Unitec is celebrating the launch of a research centre dedicated to providing Healthcare Professionals with the best educational opportunities available.
Image: L to R: Sue Husdon (Research Associate); Robuna Mall (Co-researcher); Jill Phillips (Co-researcher); Samantha Heath; Associate Professor Dianne Roy; Nasyitah Aiz (Research Assistant); Georgia Cray (Lecturer)
The Centre for Research in Education for Healthcare Professionals was underpinned by a $320,000 MBIE Science Whitinga Fellowship., awarded to the new director, Associate Professor Samantha Heath, for her research project "Fit for the future: Reimagining nurse preparation for practice in New Zealand's changing demography."
Speaking at the opening, Samantha acknowledged the support of the many people who had made the new research centre possible, especially the team at Unitec's Tūāpapa Rangahau Research and Enterprise.
"The ability to do massive things feels easier because of the people that walk beside us. I am passionate about research as I think it is a meaningful way to contribute to solving the problems that we see in health services. As educators, I believe we have an absolute responsibility to make sure that all New Zealanders are served by the very best healthcare practitioners.
The origins of the research centre was informed by Samantha's many years of clinical practice, she said, when her own education had enabled her to deliver care for patients in critical need.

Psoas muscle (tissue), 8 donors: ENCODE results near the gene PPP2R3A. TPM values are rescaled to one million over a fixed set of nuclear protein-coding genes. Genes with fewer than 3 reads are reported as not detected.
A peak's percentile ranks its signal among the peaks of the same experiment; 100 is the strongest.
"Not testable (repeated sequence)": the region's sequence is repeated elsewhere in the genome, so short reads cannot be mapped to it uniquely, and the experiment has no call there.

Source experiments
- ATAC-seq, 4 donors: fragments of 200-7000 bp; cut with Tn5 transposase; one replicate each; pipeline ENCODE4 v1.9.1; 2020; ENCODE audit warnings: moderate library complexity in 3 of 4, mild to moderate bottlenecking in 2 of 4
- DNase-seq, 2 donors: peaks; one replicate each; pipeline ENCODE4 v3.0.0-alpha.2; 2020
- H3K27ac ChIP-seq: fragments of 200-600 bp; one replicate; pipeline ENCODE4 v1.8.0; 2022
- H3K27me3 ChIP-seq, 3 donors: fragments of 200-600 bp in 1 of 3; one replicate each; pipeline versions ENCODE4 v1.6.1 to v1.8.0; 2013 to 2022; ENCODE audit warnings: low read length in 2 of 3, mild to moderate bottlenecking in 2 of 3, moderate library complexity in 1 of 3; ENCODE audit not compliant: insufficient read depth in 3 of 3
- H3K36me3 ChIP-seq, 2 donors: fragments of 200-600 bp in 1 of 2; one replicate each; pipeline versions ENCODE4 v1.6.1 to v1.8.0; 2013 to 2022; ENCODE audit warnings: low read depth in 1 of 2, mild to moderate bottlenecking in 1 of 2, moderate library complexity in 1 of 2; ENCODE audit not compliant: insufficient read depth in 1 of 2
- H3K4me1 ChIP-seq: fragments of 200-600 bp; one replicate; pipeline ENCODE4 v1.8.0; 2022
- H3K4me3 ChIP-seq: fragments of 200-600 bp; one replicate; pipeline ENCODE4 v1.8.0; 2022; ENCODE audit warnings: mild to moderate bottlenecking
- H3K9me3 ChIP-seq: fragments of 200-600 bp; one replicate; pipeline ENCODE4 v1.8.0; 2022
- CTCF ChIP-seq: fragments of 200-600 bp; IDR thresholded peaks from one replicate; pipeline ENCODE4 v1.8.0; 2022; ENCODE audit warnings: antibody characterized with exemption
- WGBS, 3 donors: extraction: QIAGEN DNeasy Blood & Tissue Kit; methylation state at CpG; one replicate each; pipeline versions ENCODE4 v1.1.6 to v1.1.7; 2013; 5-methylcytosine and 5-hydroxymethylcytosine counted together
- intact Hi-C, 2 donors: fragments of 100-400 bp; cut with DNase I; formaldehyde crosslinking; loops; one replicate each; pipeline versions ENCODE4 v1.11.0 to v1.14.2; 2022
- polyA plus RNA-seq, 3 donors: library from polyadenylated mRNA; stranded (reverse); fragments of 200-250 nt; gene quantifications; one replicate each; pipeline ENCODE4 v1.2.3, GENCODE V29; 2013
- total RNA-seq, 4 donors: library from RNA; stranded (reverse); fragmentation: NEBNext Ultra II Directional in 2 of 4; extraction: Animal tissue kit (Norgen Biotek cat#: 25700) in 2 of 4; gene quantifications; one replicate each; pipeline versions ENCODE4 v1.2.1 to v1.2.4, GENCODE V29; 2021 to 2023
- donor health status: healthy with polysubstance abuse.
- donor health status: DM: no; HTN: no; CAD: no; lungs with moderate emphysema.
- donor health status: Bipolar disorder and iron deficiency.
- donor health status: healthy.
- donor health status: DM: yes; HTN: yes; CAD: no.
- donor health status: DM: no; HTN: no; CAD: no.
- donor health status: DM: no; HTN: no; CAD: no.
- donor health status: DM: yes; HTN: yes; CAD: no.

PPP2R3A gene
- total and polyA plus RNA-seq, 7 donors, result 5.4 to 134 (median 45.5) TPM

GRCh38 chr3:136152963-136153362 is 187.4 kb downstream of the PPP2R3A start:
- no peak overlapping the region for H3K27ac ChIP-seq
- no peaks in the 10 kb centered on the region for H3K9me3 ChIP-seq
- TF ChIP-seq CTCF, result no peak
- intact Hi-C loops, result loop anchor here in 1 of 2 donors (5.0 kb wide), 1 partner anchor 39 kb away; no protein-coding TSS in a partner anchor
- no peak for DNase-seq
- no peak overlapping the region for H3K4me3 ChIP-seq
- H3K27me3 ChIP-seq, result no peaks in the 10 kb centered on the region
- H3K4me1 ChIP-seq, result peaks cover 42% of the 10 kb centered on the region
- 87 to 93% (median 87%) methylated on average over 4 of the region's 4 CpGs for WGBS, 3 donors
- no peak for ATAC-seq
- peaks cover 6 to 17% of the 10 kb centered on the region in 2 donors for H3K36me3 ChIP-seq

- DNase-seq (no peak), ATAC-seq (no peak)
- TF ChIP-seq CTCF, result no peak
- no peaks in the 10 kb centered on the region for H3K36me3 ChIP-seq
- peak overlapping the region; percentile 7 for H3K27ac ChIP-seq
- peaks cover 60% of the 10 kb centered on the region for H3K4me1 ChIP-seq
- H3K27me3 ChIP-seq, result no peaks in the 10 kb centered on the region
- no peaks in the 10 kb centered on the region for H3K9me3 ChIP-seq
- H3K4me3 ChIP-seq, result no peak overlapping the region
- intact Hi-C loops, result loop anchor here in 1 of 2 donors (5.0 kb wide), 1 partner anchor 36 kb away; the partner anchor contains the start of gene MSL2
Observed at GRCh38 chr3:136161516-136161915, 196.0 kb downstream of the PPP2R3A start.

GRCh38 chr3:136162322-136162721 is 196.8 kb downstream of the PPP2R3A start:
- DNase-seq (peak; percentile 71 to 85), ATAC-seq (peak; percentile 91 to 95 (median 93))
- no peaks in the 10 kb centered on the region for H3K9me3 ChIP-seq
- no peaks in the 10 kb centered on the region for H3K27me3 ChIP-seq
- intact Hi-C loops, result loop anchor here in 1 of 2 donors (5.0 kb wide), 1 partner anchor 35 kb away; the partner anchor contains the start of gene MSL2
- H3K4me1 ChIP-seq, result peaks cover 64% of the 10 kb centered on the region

"Education was an absolute pillar for managing those situations, and learning from the very best practitioners pushed me to expand my capability.
"It's about believing in the power of education, and the time for that is now when we see the strain that the health service is under, we see resources are short, but we also see that we can do things more efficiently and more effectively, and we should. "
The centre's initial focus will be researching the best educational preparation of health care professionals concerning New Zealand's changing demographic and meeting the health needs of older adults.
She said that education also needs to keep pace with the community's requirements as our population ages substantially in the coming years.
"If we deliver new graduates who are well-educated and who understand the community and who understand the people that they serve better, then it's good for us all.”
Marcus Williams, Research Director Tūāpapa Rangahau Research and Enterprise said the centre epitomises the unique value proposition of applied research in vocational education and Te Pūkenga.
“The combined resources across the country represents nursing and healthcare educators who are literally growing the next generation of carers within an integrated national network spanning form Invercargill to Kaitaia. The ease of access to this diverse yet widespread learning and teaching community is unprecedented, incorporating the potential to hear about and understand specific regional needs and opportunities. The leadership of an individual with the capability and drive of Associate Professor Samantha Heath has been the final catalyst, what comes next will be vital to Aotearoa exciting to witness.”
Samantha also thanked MBIE and the Te Apārangi Royal Society for their forward-thinking in awarding her the grant and the team of researchers she works with from across New Zealand's polytechnic sector.
"It feels like the culmination of a fantastic period in my career, and now I can take the commitment and support we have to move this important research forward."